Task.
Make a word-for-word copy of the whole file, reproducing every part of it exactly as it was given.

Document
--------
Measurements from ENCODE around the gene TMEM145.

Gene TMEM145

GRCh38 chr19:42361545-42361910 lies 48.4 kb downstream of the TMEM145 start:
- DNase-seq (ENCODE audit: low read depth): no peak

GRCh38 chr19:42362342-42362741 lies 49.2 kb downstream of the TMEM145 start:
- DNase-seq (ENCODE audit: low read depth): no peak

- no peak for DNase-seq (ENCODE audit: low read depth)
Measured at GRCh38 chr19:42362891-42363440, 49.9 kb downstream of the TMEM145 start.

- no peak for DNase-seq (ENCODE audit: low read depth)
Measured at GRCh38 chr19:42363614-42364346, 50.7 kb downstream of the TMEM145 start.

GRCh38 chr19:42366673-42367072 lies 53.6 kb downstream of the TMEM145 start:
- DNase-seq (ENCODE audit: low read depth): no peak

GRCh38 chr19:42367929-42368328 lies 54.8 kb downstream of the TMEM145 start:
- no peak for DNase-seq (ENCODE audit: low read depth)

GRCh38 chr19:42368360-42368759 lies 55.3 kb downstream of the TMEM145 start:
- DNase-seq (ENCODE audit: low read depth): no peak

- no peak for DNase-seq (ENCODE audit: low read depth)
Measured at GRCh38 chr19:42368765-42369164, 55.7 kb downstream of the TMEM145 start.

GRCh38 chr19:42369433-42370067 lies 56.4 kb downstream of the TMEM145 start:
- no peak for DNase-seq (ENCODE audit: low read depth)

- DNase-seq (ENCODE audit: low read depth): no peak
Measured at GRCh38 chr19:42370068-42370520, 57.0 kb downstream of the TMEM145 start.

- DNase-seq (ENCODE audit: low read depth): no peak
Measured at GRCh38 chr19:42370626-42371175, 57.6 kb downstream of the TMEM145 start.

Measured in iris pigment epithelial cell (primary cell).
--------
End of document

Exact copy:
Measurements from ENCODE around the gene TMEM145.

Gene TMEM145

GRCh38 chr19:42361545-42361910 lies 48.4 kb downstream of the TMEM145 start:
- DNase-seq (ENCODE audit: low read depth): no peak

GRCh38 chr19:42362342-42362741 lies 49.2 kb downstream of the TMEM145 start:
- DNase-seq (ENCODE audit: low read depth): no peak

- no peak for DNase-seq (ENCODE audit: low read depth)
Measured at GRCh38 chr19:42362891-42363440, 49.9 kb downstream of the TMEM145 start.

- no peak for DNase-seq (ENCODE audit: low read depth)
Measured at GRCh38 chr19:42363614-42364346, 50.7 kb downstream of the TMEM145 start.

GRCh38 chr19:42366673-42367072 lies 53.6 kb downstream of the TMEM145 start:
- DNase-seq (ENCODE audit: low read depth): no peak

GRCh38 chr19:42367929-42368328 lies 54.8 kb downstream of the TMEM145 start:
- no peak for DNase-seq (ENCODE audit: low read depth)

GRCh38 chr19:42368360-42368759 lies 55.3 kb downstream of the TMEM145 start:
- DNase-seq (ENCODE audit: low read depth): no peak

- no peak for DNase-seq (ENCODE audit: low read depth)
Measured at GRCh38 chr19:42368765-42369164, 55.7 kb downstream of the TMEM145 start.

GRCh38 chr19:42369433-42370067 lies 56.4 kb downstream of the TMEM145 start:
- no peak for DNase-seq (ENCODE audit: low read depth)

- DNase-seq (ENCODE audit: low read depth): no peak
Measured at GRCh38 chr19:42370068-42370520, 57.0 kb downstream of the TMEM145 start.

- DNase-seq (ENCODE audit: low read depth): no peak
Measured at GRCh38 chr19:42370626-42371175, 57.6 kb downstream of the TMEM145 start.

Measured in iris pigment epithelial cell (primary cell).